The impacts of climate variability and extreme weather events are becoming a concern to the Republic of Mauritius, including Rodrigues, St Brandon and Agalega. The climate of the South West Indian Ocean (SWIO) small island states is influenced by large ocean-atmosphere interactions such as trade winds. They are often affected by tropical cyclones and other extreme weather. Some of them like the Saint Brandon or the Cargados Carajos Shoals and Agalega Islands are threatened by sea-level rise as well.
Current Situation and Challenges
Though the GHG emission of Mauritius is insignificant, warming of our climate and its effects on our natural and ecological system are unavoidable and already palpable. Analyses of temperature recorded at Mauritius and its outer islands show a definite warming trend. Average temperature at all stations is rising at the rate of 0.15 °C per decade and has risen by 0.74 – 1.2 °C when compared to the 1961-90 long term mean. At some urban stations the temperature has risen by even greater amounts.
Similar warming trends have also been observed at the outer islands like Rodrigues, St Brandon and Agalega. The last two of these islands are 1.5 km2 and 70 km2 in area, at about 2 m above mean sea level at their highest point and a variable population of less than 100. The temperature at Agalega is rising at the rate 0.11 °C per decade with an average rise of 0.62 °C during the last ten years when compared with the 1961-90 mean. Temperature at St Brandon and Rodrigues has warmed up by 0.5 – 1.0 °C.
IPCC 2007 report concludes that average ocean temperature from surface to a depth of 700 meters has warmed up, though land surface temperature has increased more than ocean water temperature.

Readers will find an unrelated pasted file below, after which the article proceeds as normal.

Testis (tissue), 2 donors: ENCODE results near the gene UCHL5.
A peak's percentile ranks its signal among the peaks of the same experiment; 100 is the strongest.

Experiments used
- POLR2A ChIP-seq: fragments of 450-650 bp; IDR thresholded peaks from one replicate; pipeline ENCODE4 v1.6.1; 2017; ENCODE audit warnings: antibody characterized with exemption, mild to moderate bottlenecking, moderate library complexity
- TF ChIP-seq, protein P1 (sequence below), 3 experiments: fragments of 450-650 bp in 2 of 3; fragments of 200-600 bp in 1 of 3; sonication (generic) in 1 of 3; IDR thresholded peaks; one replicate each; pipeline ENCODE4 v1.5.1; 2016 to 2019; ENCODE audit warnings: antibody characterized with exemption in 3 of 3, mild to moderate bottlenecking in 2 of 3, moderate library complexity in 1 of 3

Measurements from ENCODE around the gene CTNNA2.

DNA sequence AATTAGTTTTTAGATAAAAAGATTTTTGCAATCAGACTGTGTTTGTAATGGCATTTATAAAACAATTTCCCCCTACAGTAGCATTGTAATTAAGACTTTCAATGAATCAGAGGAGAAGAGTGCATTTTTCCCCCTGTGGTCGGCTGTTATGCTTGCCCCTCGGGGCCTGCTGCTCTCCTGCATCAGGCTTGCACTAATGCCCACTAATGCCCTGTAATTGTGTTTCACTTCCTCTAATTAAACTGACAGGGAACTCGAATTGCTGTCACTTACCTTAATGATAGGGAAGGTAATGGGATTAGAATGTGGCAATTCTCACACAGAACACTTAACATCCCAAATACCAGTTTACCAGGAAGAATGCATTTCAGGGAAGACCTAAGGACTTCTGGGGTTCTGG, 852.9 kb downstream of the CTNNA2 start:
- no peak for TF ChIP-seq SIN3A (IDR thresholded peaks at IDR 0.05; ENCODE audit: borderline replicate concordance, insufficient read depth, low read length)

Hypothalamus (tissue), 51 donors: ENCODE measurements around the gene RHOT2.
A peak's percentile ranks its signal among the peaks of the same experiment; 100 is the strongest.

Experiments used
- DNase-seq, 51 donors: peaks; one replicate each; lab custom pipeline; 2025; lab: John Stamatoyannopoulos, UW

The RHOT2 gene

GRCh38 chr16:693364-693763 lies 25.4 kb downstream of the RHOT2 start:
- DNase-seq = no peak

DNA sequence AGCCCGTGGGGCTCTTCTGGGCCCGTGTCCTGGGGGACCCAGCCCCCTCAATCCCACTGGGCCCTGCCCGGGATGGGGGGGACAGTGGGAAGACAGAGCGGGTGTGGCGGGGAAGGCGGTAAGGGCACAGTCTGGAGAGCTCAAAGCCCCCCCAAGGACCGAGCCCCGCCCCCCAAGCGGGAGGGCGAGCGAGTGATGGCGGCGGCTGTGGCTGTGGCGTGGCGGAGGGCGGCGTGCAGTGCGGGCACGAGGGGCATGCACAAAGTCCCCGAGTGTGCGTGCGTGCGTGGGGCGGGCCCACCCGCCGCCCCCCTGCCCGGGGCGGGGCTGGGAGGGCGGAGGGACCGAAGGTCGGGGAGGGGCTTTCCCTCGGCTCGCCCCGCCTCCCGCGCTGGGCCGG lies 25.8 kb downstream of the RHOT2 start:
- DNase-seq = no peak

Sea levels in the southwest Indian Ocean based on reconstructed tide gauge data and Topex/Poseiden altimeter for the period 1950-2001 shows a rise of around 1.5 mm/yr at Port Louis and 1.3 mm/yr at Rodrigues, (Church, et al., 2006). Analysis of Port Louis data for the period 1987-2007 gives a mean rise of 2.1 mm/yr for the last 10 years. This slightly higher rise is consistent with IPCC WGII AR4 conclusions, although longer period of measurements are necessary for reliable conclusions.
Warming of the atmosphere has also impacted the hydrologic cycle over the southwest Indian Ocean. Long-term time series of rainfall amount over the past century (1905 to 2007) show a decreasing trend in annual rainfall over Mauritius. In fact the average rate of decrease per decade is around 57 mm. The total decrease during the last ten years is about 8% when compared to the 1950s.
Annual rainfall over the outer islands indicate significant variation from year to year but long-term analysis do show decreasing rainfall trend, though lesser than the main island Mauritius.
Other observed impacts are:
- A lengthening of the intermediate dry season, the transition period between winter and summer, has been observed.
- There has been a shift in the start of the summer rains. This shift in the onset of the rains is highly significant as it translates into much pressure on the water sector to meet increasing demands of the agricultural, tourism, industrial and domestic sectors.
- The number of consecutive dry days is increasing while the number of rainy days is decreasing.